Length – Though it might seem quite obvious, a height estimation of some accuracy is key when using pull lines. More than a few branch managers have discovered the inadequacy of their pull line length and had to explore their inner sprinter in the midst of felling jobs.

Force – In the case of pull lines, more force is not necessarily better. A large number of directional felling attempts with pull lines go south due to the use of trucks, skidders or other equipment becoming involved in the pulling process. A far better option is some form of mechanical advantage system or fiddle blocks with a sturdy anchor that allows the force to be applied gradually, nearly impossible if a foot and accelerator are involved unless your name is Danica Patrick.

Timing – Timing is everything in pull lines. Pulling on the tree too early or too late in the process can lead to everything from broken tops to barber chairs to the tree going in the opposite direction. Only after the chain saw operator has set up the desired thickness of hinge should the pulling begin, typically at the operator’s signal.

Wedges

As mentioned previously, tree care crews typically have access to rigging or pull lines to assist lean in felling operations, but at times there may be situations when wedges are all that are available. Wedges can be plastic or metal, and are an excellent option in assisting lean. Plastic wedges are probably a better choice for most arborists due to their relative affordability, and the fact they cause little or no damage to the chain when inadvertently struck by the saw.

Both felling and bucking wedges are available and, as the names suggest, have very different applications. Felling wedges have small raised bumps, or “dogs,” on them, which help keep them in the kerf when being driven in to provide lift. Bucking wedges are smooth, allowing them to be removed fairly easily from a log being bucked up on the ground.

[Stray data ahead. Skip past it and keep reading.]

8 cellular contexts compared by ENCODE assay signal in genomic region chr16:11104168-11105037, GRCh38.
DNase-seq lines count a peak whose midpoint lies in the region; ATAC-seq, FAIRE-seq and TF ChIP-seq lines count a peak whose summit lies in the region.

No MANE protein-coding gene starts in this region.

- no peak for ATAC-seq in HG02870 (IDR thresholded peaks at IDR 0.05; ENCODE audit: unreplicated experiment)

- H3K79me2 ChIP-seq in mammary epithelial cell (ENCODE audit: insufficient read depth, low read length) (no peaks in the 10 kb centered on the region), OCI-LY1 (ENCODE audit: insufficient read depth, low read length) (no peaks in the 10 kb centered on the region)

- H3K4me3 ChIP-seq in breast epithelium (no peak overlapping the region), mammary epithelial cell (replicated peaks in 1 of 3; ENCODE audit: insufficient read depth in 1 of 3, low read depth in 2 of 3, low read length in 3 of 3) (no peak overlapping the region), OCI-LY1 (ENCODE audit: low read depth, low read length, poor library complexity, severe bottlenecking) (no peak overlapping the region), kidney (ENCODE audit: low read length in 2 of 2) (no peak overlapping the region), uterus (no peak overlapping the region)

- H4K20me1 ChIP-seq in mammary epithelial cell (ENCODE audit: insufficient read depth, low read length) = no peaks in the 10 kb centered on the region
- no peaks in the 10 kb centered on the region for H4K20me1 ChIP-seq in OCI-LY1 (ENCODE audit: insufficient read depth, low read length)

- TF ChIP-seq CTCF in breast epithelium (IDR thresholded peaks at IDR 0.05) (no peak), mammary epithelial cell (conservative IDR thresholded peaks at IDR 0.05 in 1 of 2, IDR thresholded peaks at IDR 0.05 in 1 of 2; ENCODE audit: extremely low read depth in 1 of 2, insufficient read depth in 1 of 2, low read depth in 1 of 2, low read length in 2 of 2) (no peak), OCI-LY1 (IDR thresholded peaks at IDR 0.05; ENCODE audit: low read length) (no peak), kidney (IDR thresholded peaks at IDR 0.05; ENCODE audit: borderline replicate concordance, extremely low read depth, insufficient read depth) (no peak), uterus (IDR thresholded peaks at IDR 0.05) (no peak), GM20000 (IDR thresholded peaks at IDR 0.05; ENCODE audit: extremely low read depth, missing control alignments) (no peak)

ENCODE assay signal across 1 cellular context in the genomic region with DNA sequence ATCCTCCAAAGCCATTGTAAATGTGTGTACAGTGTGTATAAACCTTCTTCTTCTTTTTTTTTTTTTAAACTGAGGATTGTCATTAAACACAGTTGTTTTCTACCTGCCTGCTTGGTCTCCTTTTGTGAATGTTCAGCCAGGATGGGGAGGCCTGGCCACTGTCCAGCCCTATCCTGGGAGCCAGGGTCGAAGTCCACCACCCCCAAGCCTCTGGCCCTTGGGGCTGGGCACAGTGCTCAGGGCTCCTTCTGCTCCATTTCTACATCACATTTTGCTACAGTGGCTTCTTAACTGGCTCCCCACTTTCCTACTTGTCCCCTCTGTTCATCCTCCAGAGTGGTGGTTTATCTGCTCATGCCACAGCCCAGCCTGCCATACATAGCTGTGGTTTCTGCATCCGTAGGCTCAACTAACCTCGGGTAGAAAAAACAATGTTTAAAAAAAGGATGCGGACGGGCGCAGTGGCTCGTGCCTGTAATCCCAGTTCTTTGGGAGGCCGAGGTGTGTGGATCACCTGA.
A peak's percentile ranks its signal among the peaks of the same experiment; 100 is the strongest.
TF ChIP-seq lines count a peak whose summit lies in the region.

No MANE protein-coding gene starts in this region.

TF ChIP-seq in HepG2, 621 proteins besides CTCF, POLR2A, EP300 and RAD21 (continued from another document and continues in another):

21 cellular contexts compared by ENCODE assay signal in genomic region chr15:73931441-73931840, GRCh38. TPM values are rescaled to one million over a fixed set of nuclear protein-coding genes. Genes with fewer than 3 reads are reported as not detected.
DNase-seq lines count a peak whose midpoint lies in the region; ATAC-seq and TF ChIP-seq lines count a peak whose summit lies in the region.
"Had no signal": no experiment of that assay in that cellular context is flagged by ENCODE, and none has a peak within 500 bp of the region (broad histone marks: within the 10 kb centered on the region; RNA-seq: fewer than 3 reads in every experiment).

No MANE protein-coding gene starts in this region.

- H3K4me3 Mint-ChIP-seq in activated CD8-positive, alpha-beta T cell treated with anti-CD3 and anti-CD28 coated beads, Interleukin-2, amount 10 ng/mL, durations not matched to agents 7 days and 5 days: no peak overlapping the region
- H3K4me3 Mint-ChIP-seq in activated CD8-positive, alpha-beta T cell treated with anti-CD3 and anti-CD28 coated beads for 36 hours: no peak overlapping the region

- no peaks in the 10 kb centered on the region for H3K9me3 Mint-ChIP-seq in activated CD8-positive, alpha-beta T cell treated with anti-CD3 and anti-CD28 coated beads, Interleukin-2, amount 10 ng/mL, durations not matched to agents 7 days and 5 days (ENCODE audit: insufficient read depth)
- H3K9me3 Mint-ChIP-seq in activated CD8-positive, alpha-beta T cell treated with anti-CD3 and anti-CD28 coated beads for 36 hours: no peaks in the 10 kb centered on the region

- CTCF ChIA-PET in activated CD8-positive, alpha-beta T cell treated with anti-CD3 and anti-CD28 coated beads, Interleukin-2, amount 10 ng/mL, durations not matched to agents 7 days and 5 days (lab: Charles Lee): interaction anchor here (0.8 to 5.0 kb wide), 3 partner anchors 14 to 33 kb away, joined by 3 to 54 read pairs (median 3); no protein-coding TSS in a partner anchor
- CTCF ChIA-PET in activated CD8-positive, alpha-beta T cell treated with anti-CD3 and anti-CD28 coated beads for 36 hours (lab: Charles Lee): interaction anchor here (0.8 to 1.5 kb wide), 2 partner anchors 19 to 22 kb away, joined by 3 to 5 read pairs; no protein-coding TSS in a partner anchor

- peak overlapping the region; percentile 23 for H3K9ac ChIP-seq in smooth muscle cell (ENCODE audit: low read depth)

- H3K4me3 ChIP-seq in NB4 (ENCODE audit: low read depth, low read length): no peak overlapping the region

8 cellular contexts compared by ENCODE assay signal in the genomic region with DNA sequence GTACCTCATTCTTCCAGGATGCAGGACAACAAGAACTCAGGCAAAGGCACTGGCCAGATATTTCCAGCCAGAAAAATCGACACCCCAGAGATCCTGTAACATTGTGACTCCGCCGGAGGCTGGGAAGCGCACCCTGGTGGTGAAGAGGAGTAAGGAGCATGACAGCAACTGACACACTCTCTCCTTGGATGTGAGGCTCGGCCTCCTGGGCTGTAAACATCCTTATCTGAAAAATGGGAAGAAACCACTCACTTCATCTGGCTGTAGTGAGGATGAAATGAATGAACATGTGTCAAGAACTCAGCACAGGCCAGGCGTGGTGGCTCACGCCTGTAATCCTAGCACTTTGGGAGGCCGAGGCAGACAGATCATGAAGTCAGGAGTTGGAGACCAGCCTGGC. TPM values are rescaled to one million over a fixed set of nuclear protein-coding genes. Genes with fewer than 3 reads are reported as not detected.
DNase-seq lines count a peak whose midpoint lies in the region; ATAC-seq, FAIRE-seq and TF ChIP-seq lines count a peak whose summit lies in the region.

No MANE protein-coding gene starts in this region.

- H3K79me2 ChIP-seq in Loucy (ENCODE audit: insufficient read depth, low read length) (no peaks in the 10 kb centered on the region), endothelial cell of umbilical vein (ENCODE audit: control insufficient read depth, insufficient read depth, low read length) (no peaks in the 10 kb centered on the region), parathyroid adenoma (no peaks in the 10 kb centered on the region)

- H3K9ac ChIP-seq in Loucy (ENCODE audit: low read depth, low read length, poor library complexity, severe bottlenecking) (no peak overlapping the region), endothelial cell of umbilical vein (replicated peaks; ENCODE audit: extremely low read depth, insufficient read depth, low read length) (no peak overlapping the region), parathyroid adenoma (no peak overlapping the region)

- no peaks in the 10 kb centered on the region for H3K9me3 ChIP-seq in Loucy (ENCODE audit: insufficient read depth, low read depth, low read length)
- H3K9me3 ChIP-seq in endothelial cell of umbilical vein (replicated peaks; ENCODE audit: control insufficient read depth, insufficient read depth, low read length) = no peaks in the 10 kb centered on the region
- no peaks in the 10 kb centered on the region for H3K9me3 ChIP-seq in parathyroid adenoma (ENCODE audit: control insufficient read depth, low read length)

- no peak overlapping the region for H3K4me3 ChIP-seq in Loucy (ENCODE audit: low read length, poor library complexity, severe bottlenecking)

When driving stacked wedges it is best to drive each one alternately a bit at a time, thus avoiding a "mishit" that might affect one of the wedges still fully protruding. Photo: Michael Tain

When driving stacked wedges it is best to drive each one alternately a bit at a time, thus avoiding a “mishit” that might affect one of the wedges still fully protruding. Photo: Michael Tain

Typical-sized wedges will provide approximately 1 inch of lift at the back cut when fully driven in to the tree, thus fellers must be able to calculate how much movement that will equate to at the top of the tree to overcome existing back lean. A rough approximation of lift or movement at the top of the tree can be determined by evaluating the diameter of the tree at the location of the face notch and dividing the height of the tree into those sized sections. For example, a tree with a diameter of 12 inches remaining after the face notch has been cut that has a height of 100 feet will have one hundred 12-inch sections. This will result in 100 inches of forward movement when one wedge is driven fully into the kerf. This fairly simple calculation will help felling arborists know exactly how many wedges they need to use to overcome back lean.

An additional concern for fellers is how to effectively stack wedges when more than one is required. Wedges stacked upon each other tend to “spit” out when being driven in, particularly when the situation requires more than two. The practice of cutting slots for wedges eliminates this propensity to spit out, and allows fellers to set wedges prior to completing the back cut. These slots can be cut using a bore or plunge cut technique. If the diameter of the tree allows, the slots should be of sufficient depth to allow the wedge to be driven completely in to achieve the greatest amount of lift.

When lean is correctly evaluated during the five-step felling plan process, it should become obvious whether or not some “assistance” will be needed. While each climbing arborist will have to develop their own skills in evaluating how much lean can be overcome, the basic principles and techniques described here provide a starting point with the materials typically available in a tree truck to get that tree to fall in the desired landing zone, leaving those expensive targets untouched.